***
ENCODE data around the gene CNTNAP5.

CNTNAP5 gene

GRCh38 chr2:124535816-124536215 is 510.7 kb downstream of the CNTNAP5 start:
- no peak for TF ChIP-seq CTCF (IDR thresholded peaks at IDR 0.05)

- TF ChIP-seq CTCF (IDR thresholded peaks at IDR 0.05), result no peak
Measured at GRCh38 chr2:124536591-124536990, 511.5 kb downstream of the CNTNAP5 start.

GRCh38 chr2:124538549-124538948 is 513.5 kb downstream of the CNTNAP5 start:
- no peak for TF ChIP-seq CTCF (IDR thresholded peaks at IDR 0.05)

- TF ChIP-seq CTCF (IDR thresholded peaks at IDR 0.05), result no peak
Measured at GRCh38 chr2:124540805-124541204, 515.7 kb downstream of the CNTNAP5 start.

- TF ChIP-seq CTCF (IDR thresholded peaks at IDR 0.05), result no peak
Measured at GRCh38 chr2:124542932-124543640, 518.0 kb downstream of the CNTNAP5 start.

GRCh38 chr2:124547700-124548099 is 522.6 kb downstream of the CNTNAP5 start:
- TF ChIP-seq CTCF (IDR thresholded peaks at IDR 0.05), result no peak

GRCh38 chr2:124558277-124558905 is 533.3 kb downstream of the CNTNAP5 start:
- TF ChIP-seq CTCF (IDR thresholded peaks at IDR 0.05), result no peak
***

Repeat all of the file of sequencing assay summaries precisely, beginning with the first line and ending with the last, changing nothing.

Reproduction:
ENCODE data around the gene CNTNAP5.

CNTNAP5 gene

GRCh38 chr2:124535816-124536215 is 510.7 kb downstream of the CNTNAP5 start:
- no peak for TF ChIP-seq CTCF (IDR thresholded peaks at IDR 0.05)

- TF ChIP-seq CTCF (IDR thresholded peaks at IDR 0.05), result no peak
Measured at GRCh38 chr2:124536591-124536990, 511.5 kb downstream of the CNTNAP5 start.

GRCh38 chr2:124538549-124538948 is 513.5 kb downstream of the CNTNAP5 start:
- no peak for TF ChIP-seq CTCF (IDR thresholded peaks at IDR 0.05)

- TF ChIP-seq CTCF (IDR thresholded peaks at IDR 0.05), result no peak
Measured at GRCh38 chr2:124540805-124541204, 515.7 kb downstream of the CNTNAP5 start.

- TF ChIP-seq CTCF (IDR thresholded peaks at IDR 0.05), result no peak
Measured at GRCh38 chr2:124542932-124543640, 518.0 kb downstream of the CNTNAP5 start.

GRCh38 chr2:124547700-124548099 is 522.6 kb downstream of the CNTNAP5 start:
- TF ChIP-seq CTCF (IDR thresholded peaks at IDR 0.05), result no peak

GRCh38 chr2:124558277-124558905 is 533.3 kb downstream of the CNTNAP5 start:
- TF ChIP-seq CTCF (IDR thresholded peaks at IDR 0.05), result no peak